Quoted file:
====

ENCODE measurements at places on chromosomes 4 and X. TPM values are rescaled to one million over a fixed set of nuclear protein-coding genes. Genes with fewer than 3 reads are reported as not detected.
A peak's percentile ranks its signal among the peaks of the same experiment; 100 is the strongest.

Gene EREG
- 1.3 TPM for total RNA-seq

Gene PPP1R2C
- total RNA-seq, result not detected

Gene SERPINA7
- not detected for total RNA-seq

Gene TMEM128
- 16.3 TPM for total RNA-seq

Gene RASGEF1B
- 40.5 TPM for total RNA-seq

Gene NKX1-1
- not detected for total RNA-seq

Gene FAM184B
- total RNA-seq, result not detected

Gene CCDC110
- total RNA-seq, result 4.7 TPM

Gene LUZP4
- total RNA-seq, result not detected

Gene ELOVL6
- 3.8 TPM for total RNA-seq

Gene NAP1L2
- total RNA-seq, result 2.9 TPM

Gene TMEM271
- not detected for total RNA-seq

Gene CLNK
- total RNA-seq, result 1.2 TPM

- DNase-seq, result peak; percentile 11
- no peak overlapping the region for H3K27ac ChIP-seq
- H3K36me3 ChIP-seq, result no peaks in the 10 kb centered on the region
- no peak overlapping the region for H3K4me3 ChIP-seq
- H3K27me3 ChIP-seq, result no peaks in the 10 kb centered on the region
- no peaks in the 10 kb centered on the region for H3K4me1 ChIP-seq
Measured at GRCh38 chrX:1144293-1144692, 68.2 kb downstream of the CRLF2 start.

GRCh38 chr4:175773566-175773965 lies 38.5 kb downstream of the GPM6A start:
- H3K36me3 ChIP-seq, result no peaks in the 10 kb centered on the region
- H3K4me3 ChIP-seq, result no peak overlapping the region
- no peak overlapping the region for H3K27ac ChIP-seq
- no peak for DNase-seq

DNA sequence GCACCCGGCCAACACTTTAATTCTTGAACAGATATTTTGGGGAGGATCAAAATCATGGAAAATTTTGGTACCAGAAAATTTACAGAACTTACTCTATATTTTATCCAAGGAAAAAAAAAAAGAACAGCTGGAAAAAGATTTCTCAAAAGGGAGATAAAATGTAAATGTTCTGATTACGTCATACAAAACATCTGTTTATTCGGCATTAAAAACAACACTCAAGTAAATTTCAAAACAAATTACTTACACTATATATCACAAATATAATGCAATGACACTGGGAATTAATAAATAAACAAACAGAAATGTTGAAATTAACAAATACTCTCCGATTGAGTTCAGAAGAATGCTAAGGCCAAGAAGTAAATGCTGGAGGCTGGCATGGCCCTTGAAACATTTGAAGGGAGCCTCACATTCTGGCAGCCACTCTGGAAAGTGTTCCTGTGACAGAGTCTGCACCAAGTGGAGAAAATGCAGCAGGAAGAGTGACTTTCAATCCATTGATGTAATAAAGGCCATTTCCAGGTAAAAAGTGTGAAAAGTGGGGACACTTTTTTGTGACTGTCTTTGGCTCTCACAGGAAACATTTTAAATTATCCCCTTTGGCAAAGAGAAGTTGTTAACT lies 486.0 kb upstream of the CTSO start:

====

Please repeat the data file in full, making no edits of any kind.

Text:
ENCODE measurements at places on chromosomes 4 and X. TPM values are rescaled to one million over a fixed set of nuclear protein-coding genes. Genes with fewer than 3 reads are reported as not detected.
A peak's percentile ranks its signal among the peaks of the same experiment; 100 is the strongest.

Gene EREG
- 1.3 TPM for total RNA-seq

Gene PPP1R2C
- total RNA-seq, result not detected

Gene SERPINA7
- not detected for total RNA-seq

Gene TMEM128
- 16.3 TPM for total RNA-seq

Gene RASGEF1B
- 40.5 TPM for total RNA-seq

Gene NKX1-1
- not detected for total RNA-seq

Gene FAM184B
- total RNA-seq, result not detected

Gene CCDC110
- total RNA-seq, result 4.7 TPM

Gene LUZP4
- total RNA-seq, result not detected

Gene ELOVL6
- 3.8 TPM for total RNA-seq

Gene NAP1L2
- total RNA-seq, result 2.9 TPM

Gene TMEM271
- not detected for total RNA-seq

Gene CLNK
- total RNA-seq, result 1.2 TPM

- DNase-seq, result peak; percentile 11
- no peak overlapping the region for H3K27ac ChIP-seq
- H3K36me3 ChIP-seq, result no peaks in the 10 kb centered on the region
- no peak overlapping the region for H3K4me3 ChIP-seq
- H3K27me3 ChIP-seq, result no peaks in the 10 kb centered on the region
- no peaks in the 10 kb centered on the region for H3K4me1 ChIP-seq
Measured at GRCh38 chrX:1144293-1144692, 68.2 kb downstream of the CRLF2 start.

GRCh38 chr4:175773566-175773965 lies 38.5 kb downstream of the GPM6A start:
- H3K36me3 ChIP-seq, result no peaks in the 10 kb centered on the region
- H3K4me3 ChIP-seq, result no peak overlapping the region
- no peak overlapping the region for H3K27ac ChIP-seq
- no peak for DNase-seq

DNA sequence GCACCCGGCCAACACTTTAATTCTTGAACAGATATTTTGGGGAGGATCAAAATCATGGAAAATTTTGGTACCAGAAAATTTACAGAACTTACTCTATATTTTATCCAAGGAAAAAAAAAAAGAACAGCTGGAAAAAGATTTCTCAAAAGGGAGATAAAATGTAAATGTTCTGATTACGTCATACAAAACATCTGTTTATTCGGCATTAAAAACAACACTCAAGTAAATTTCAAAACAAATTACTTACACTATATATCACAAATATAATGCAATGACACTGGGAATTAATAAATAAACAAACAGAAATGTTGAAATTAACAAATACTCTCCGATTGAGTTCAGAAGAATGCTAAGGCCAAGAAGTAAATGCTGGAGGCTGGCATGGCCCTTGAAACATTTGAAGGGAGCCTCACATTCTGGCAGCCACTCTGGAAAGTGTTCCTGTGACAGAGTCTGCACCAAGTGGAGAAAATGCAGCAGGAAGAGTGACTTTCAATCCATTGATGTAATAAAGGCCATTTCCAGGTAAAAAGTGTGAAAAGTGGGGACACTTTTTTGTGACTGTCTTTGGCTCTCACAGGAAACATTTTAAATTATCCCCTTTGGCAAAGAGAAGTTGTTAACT lies 486.0 kb upstream of the CTSO start: